William A. Schambra

William A. Schambra

The Giving Review co-editor William A. Schambra is a senior fellow at the Hudson Institute in Washington, D.C. He directed Hudson’s Bradley Center for Philanthropy and Civic Renewal from 2003 to 2014. Prior to joining Hudson in ’03, he was Director of Programs at the The Lynde and Harry Bradley Foundation in Milwaukee. At Bradley, among other things, he spearheaded creation in 1997 of the National Commission on Philanthropy and Civic Renewal.

Before joining Bradley in 1992, Schambra was a senior advisor to and speechwriter for U.S. Attorney General Edwin Meese III, U.S. Office of Personnel Management Director Constance Horner, and U.S. Secretary of Health and Human Services Louis Sullivan. He was also Director of Social Policy Programs for the American Enterprise Institute (AEI) and Co-Director of AEI’s “A Decade of Study of the Constitution.”

From 2003 to 2006, Schambra served on the Board of Directors of the Corporation for National and Community Service. From 1984 to 1990, he served as a member of the National Historical Publications and Records Commission, to which he was appointed by President Ronald Reagan. He holds a Ph.D. in Political Science from Northern Illinois University.

Schambra has written extensively on the Constitution, the theory and practice of civic revitalization, and philanthropy, including in The Wall Street Journal, The Public Interest, Public Opinion, Policy Review, RealClearPolicy, The Christian Science Monitor, Philanthropy, The Chronicle of Philanthropy, Philanthropy Daily, Nonprofit Quarterly, First Things, and Crisis. He has edited several books, including As Far as Republican Principles Will Admit: Collected Essays of Martin Diamond, and is a Philanthropy Daily contributing editor.

The NonProfit Times named Schambra among its 2013 Power & Influence Top 50, complimenting him for “consistently sticking his finger in the eye of the sector’s elite” and raising questions “designed to broaden the idea of philanthropy’s role in America today.” When he retired from running the Bradley Center for Philanthropy and Civic Renewal in 2014, Adam Keiper lauded it in National Review for being “a think tank project like no other, since the subjects it focuses on rarely get the kind of thoughtful intellectual attention that Schambra and his colleagues have devoted to them.” Keiper concluded that “[i]f there is any consolation to be had in the fact that the Bradley Center is winding down its work in the next few months, it is that Bill still has a great deal of youthful vim, and will hopefully now have more time to pick up his pen and write.”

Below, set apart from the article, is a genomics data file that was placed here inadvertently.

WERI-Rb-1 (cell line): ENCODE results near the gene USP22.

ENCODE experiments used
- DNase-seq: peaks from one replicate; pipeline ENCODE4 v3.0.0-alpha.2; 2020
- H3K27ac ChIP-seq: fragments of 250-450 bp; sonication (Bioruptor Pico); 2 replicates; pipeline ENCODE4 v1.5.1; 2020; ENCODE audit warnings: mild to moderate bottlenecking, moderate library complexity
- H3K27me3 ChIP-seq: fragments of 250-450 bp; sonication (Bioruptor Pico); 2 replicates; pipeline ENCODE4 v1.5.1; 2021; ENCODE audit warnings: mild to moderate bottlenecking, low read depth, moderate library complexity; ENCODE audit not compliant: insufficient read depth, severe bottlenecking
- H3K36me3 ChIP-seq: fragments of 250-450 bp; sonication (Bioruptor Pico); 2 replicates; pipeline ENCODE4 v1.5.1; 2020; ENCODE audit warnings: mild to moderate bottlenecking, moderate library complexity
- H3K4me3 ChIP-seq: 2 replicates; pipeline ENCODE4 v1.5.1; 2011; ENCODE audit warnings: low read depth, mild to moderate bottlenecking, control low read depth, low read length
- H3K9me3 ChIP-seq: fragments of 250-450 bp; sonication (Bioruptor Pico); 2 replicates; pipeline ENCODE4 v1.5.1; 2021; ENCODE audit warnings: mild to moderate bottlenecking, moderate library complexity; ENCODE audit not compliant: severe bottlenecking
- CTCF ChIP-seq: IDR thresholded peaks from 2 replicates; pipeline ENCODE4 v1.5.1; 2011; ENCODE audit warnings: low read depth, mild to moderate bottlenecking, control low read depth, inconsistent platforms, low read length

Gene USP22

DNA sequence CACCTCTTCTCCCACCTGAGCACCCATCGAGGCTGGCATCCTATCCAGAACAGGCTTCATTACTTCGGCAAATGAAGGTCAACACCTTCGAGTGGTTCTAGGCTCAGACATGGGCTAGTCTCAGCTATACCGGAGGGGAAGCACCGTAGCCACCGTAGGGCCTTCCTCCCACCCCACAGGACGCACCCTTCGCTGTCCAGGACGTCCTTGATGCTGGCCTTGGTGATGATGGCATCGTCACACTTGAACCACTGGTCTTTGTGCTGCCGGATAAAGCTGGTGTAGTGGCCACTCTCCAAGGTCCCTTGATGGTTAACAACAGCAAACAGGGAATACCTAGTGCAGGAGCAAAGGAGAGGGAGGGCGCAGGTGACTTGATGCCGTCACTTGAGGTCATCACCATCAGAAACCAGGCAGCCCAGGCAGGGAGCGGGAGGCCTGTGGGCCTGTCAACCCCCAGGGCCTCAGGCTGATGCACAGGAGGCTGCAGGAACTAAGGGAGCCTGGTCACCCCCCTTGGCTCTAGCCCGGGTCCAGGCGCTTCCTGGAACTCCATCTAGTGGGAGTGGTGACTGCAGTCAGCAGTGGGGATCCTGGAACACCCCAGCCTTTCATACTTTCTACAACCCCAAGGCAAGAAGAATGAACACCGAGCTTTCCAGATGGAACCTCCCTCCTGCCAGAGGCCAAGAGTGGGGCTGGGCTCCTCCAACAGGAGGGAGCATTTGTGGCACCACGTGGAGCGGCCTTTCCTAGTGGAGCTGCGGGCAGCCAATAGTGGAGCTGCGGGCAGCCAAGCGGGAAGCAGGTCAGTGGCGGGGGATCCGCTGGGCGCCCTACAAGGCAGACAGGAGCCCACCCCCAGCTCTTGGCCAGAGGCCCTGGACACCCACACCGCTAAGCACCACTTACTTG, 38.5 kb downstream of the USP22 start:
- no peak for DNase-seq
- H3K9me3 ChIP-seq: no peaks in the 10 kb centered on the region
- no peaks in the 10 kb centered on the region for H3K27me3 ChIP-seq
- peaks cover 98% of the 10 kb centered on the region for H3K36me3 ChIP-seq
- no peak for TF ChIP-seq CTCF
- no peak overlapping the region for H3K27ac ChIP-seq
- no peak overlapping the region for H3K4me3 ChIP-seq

Checking the power of progressive “Big Philanthropy”

Average Americans think that average Americans should fix our country’s problems. But Big Philanthropy has other plans.

Tocqueville, technology, and the Tittabawassee

As shown in and by Sanford, Mich., it’s often when massive devastation is visited on a population that it discovers its true character.


An increasingly hostile atmosphere for endowed institutions

Populist wave of resentment not likely to be turned back by an abstruse discussion of the finer points of tax law.

Remembering Louis Sullivan’s Tuskegee Convocation speech about a “culture of character”

“For the souls that are within us, no one can degrade.”


What would Dean Zerbe’s Grandma do?

An exhortation—and legislation?—about charitable endowments.

Remembering Rick Cohen

His voice should still be heard now.


Philanthropy’s “Call to Action”

At last, our largest foundations may see benefit in foregoing all their restrictions, processes, and expectations—opting instead for trust in grantees.

Katrina, the coronavirus, and the idea of American community (Part 2 of 2): “We take care of our own”

Surveying crisis-caused civic involvement—and appreciating, and supporting, it.


Katrina, the coronavirus, and the idea of American community (Part 1 of 2): How best to meet big challenges, together

Generate the moral energy for a reinvigorated central government, or rely on a bewilderingly diverse and dispersed network of local, decentralized civic institutions?

Understanding philanthropy within the American political order

Progressive philanthropy will be frustrated in its ultimate aim to achieve a fully just and equal society, because it is working against the grain of our order, in pursuit of an abstract, utopian goal.